There are relatively few examples of sculpture made in the first 1,000 years of Christianity. Among these rare examples are portable altars, reliquaries (containers for the remains of Christian saints and martyrs), chalices, and other objects used in Christian worship services. These were fashioned with great care and were often made from precious materials. Thus, sculptor artists used the fragile and beautiful medium of ivory in many ways. There were relief carvings for small altars or as covers for the gospels, the Bible, or prayer books. Small, independent figures represented the virgin and baby Jesus, angels, or saints.

Romanesque sculpture types of sculpture

A brilliant new chapter in Christian art began after the year 1000. For the next three centuries sculptors, architects, masons, carpenters, and hundreds of other artisans create some of the most impressive Christian churches ever built.

These artists worked on a larger and bolder scale than had been possible for hundreds of years. His ideas seemed some of the best examples of great structures known from Roman buildings. The term “Romanesque” suggests the Roman qualities of 11th and 12th century art. Important changes were made by these artists. Thus the Romanesque churches of the Germans differ from the church of the Italians and Spanish and also from the French. Therefore, the Ideas of painting, carving and construction circulated freely, which for people often transformed into pilgrimages to worship these holy places in different countries.

In this sense, an example of Romanesque sculpture from the 11th century shows the Roman way of how ideas were translated. The bronze doors of Hildesheim Cathedral have ten panels with scenes from the Bible. The placement, purpose and arrangement of these gates are clearly reminiscent of the fifth century doors of Santa Sabina in Rome. But the details are different.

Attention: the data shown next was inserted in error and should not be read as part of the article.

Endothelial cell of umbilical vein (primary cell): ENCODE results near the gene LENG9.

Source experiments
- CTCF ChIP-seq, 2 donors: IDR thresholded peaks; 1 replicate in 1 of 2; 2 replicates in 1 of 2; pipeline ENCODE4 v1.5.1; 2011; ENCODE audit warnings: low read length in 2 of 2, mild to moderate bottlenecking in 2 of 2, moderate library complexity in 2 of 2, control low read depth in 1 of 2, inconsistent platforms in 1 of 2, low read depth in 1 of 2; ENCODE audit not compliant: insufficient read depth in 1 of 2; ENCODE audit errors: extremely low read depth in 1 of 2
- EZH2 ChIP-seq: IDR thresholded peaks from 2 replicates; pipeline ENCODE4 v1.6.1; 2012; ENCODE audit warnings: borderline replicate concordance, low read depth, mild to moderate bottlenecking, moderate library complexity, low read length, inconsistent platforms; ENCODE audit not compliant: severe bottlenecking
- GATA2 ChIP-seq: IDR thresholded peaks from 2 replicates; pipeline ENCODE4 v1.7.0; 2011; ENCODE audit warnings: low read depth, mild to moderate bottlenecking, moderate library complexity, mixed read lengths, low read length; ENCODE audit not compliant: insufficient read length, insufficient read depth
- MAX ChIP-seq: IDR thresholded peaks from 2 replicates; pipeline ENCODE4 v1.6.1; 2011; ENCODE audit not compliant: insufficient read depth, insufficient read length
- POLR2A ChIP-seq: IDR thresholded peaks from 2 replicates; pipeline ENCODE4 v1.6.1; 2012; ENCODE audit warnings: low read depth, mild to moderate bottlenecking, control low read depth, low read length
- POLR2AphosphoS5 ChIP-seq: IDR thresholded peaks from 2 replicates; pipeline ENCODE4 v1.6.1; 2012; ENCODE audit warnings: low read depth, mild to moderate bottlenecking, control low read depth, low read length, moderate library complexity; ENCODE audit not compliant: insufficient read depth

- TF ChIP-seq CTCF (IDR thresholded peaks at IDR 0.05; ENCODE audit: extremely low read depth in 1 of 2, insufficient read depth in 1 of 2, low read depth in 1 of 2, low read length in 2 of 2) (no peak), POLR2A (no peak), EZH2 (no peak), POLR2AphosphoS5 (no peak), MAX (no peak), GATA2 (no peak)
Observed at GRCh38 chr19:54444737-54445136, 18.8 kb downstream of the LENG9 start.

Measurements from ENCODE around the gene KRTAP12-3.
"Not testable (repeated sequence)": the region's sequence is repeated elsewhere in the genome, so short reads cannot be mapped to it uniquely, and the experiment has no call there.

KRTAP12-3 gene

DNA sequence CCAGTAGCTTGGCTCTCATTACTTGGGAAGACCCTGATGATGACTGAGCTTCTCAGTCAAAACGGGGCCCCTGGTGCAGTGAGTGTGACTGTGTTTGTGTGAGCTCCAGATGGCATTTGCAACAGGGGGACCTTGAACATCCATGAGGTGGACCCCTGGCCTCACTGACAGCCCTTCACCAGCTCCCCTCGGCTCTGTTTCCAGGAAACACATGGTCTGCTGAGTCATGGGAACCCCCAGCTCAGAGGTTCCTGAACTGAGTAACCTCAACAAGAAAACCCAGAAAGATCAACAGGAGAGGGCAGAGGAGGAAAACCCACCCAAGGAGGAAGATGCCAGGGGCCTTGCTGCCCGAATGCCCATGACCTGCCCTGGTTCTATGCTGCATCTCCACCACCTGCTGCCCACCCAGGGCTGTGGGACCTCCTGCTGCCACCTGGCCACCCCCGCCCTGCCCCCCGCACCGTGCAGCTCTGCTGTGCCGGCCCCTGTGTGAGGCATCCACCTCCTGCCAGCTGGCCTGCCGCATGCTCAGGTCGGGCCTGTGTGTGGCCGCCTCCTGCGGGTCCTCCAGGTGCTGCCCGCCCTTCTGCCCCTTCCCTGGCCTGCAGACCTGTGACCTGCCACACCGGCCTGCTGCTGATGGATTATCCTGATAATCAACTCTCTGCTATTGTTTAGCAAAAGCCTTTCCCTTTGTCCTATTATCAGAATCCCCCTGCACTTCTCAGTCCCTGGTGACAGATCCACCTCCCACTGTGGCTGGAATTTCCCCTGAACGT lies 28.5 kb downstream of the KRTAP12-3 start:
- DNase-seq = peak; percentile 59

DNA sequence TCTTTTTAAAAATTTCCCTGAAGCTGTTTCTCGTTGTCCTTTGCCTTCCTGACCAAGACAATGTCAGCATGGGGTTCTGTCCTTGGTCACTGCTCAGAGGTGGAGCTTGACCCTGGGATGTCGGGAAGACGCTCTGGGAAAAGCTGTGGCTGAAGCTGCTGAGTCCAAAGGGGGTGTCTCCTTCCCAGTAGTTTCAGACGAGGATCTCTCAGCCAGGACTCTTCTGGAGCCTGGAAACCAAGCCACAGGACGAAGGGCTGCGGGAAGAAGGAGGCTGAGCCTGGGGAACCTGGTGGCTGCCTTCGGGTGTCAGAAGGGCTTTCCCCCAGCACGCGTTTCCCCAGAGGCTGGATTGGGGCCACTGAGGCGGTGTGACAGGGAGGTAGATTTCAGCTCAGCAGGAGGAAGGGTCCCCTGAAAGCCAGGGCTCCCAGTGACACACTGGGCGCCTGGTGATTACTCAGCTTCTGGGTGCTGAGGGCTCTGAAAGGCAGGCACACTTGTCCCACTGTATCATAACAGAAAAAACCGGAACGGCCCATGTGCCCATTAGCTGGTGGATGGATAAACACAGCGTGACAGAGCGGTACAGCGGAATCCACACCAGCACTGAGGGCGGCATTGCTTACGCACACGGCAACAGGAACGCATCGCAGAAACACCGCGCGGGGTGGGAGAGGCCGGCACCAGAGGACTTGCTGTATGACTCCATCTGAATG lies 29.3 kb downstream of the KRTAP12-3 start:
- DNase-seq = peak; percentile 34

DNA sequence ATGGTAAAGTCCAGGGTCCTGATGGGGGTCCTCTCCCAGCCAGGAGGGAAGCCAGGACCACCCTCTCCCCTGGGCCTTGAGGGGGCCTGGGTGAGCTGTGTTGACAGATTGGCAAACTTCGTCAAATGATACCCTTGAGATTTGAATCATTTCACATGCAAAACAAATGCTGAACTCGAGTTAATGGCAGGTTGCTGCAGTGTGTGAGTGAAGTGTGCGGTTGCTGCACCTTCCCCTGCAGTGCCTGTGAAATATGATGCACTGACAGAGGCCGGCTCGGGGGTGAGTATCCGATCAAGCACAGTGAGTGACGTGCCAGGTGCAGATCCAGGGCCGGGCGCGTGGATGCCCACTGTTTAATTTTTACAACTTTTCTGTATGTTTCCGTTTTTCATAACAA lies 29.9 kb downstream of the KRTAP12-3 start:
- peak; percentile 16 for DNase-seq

In this sense, the small figures were placed so that they turn and turn freely. Thus, their heads and hands are enlarged and protruded above the surface of the relief. types of sculpture

Gothic Sculpture types of sculpture

After the 12th century, sculpture had gradually changed from the clear and concentrated abstractions of Romanesque art to a more natural and realistic appearance. Therefore, human figures in natural proportions were carved in high relief on portals and columns of the church. As the more skilled Gothic sculptors, they also acquired greater freedom and independence. Later Gothic figures appear much more realistic than those made during the Romanesque and earlier Gothic periods. The faces of the statues have expression, and their clothes cover them in a natural way. Hundreds of carvings in the great Gothic cathedrals throughout Western Europe present aspects of the Christian faith in terms that every Christian could understand.

Renaissance sculpture